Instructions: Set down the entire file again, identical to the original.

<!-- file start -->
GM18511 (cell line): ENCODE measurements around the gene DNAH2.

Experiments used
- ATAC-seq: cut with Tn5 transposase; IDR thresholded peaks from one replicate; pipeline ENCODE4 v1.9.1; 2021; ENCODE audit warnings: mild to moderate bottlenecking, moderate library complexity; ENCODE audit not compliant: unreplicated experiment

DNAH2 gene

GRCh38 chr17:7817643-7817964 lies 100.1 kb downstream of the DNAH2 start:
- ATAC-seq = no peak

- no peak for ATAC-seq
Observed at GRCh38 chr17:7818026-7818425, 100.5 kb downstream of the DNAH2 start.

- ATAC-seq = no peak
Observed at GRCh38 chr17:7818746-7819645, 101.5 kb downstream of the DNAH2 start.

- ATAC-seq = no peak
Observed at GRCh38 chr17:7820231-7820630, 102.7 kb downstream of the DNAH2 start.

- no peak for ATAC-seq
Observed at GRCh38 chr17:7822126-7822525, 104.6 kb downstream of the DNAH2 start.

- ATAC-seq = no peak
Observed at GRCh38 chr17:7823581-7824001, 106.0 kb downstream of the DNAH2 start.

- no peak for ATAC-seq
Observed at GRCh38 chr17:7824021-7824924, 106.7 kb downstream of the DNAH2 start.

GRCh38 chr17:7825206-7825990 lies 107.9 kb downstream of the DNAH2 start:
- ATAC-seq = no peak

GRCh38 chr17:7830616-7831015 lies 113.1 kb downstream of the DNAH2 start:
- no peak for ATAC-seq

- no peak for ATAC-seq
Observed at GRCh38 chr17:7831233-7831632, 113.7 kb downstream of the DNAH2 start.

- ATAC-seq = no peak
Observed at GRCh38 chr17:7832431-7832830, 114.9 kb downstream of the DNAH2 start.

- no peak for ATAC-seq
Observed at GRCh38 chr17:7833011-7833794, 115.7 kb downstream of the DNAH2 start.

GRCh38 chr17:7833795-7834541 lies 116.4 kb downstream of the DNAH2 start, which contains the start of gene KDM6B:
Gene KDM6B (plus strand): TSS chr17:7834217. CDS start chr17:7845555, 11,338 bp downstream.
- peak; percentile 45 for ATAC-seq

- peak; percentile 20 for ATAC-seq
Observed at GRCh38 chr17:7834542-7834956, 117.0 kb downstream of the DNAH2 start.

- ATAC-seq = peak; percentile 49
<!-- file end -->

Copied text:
GM18511 (cell line): ENCODE measurements around the gene DNAH2.

Experiments used
- ATAC-seq: cut with Tn5 transposase; IDR thresholded peaks from one replicate; pipeline ENCODE4 v1.9.1; 2021; ENCODE audit warnings: mild to moderate bottlenecking, moderate library complexity; ENCODE audit not compliant: unreplicated experiment

DNAH2 gene

GRCh38 chr17:7817643-7817964 lies 100.1 kb downstream of the DNAH2 start:
- ATAC-seq = no peak

- no peak for ATAC-seq
Observed at GRCh38 chr17:7818026-7818425, 100.5 kb downstream of the DNAH2 start.

- ATAC-seq = no peak
Observed at GRCh38 chr17:7818746-7819645, 101.5 kb downstream of the DNAH2 start.

- ATAC-seq = no peak
Observed at GRCh38 chr17:7820231-7820630, 102.7 kb downstream of the DNAH2 start.

- no peak for ATAC-seq
Observed at GRCh38 chr17:7822126-7822525, 104.6 kb downstream of the DNAH2 start.

- ATAC-seq = no peak
Observed at GRCh38 chr17:7823581-7824001, 106.0 kb downstream of the DNAH2 start.

- no peak for ATAC-seq
Observed at GRCh38 chr17:7824021-7824924, 106.7 kb downstream of the DNAH2 start.

GRCh38 chr17:7825206-7825990 lies 107.9 kb downstream of the DNAH2 start:
- ATAC-seq = no peak

GRCh38 chr17:7830616-7831015 lies 113.1 kb downstream of the DNAH2 start:
- no peak for ATAC-seq

- no peak for ATAC-seq
Observed at GRCh38 chr17:7831233-7831632, 113.7 kb downstream of the DNAH2 start.

- ATAC-seq = no peak
Observed at GRCh38 chr17:7832431-7832830, 114.9 kb downstream of the DNAH2 start.

- no peak for ATAC-seq
Observed at GRCh38 chr17:7833011-7833794, 115.7 kb downstream of the DNAH2 start.

GRCh38 chr17:7833795-7834541 lies 116.4 kb downstream of the DNAH2 start, which contains the start of gene KDM6B:
Gene KDM6B (plus strand): TSS chr17:7834217. CDS start chr17:7845555, 11,338 bp downstream.
- peak; percentile 45 for ATAC-seq

- peak; percentile 20 for ATAC-seq
Observed at GRCh38 chr17:7834542-7834956, 117.0 kb downstream of the DNAH2 start.

- ATAC-seq = peak; percentile 49